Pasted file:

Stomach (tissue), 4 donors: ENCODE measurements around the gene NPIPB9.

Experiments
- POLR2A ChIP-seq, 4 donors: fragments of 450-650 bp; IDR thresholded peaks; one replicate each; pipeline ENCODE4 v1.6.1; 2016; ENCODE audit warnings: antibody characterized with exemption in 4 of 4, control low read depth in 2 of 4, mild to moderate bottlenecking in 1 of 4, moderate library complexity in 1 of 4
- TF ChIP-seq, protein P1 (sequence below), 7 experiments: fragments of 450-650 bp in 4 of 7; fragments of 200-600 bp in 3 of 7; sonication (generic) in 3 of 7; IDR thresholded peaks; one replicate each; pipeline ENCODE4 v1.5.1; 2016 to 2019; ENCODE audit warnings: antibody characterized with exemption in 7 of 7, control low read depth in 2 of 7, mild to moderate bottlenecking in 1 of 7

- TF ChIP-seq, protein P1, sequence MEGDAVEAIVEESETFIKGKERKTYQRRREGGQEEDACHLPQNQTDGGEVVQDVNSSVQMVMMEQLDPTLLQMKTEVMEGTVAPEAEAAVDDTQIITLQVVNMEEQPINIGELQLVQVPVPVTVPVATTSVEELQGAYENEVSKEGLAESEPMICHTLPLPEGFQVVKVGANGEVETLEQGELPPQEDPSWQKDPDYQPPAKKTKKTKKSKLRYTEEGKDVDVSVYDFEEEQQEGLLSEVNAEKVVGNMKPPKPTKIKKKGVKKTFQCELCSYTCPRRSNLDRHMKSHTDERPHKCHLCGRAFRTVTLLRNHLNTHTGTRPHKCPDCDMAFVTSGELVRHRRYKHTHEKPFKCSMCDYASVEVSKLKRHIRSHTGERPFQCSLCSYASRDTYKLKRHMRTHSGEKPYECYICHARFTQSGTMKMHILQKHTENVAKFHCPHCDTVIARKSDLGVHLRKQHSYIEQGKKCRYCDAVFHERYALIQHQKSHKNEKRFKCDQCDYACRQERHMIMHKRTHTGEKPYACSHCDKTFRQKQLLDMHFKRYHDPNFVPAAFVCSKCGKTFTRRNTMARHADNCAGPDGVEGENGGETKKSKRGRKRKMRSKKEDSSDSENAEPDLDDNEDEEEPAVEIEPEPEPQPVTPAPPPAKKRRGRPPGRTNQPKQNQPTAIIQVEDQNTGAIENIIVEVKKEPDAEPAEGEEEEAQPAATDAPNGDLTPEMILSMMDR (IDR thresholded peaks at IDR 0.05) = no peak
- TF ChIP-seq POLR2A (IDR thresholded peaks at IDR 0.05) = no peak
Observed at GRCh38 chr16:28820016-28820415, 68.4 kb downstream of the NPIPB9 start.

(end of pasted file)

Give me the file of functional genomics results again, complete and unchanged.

Stomach (tissue), 4 donors: ENCODE measurements around the gene NPIPB9.

Experiments
- POLR2A ChIP-seq, 4 donors: fragments of 450-650 bp; IDR thresholded peaks; one replicate each; pipeline ENCODE4 v1.6.1; 2016; ENCODE audit warnings: antibody characterized with exemption in 4 of 4, control low read depth in 2 of 4, mild to moderate bottlenecking in 1 of 4, moderate library complexity in 1 of 4
- TF ChIP-seq, protein P1 (sequence below), 7 experiments: fragments of 450-650 bp in 4 of 7; fragments of 200-600 bp in 3 of 7; sonication (generic) in 3 of 7; IDR thresholded peaks; one replicate each; pipeline ENCODE4 v1.5.1; 2016 to 2019; ENCODE audit warnings: antibody characterized with exemption in 7 of 7, control low read depth in 2 of 7, mild to moderate bottlenecking in 1 of 7

- TF ChIP-seq, protein P1, sequence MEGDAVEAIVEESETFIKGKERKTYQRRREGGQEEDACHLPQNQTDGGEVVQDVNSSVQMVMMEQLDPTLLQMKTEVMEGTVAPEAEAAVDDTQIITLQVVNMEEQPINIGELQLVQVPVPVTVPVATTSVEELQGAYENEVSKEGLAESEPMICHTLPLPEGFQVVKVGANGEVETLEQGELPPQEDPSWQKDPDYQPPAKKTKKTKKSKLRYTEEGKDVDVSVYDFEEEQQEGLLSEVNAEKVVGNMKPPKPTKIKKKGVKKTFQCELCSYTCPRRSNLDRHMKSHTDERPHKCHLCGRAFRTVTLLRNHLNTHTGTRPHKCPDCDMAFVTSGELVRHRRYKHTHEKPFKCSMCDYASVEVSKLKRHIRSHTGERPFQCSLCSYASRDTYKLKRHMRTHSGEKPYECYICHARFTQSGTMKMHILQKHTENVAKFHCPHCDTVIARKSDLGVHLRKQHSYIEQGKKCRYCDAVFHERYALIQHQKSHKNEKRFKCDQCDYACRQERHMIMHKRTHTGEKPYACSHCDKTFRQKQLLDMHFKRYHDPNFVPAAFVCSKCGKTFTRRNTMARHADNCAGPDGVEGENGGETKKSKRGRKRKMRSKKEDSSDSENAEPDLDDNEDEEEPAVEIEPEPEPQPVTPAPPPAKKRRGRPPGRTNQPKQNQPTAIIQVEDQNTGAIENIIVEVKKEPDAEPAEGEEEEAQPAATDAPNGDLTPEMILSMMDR (IDR thresholded peaks at IDR 0.05) = no peak
- TF ChIP-seq POLR2A (IDR thresholded peaks at IDR 0.05) = no peak
Observed at GRCh38 chr16:28820016-28820415, 68.4 kb downstream of the NPIPB9 start.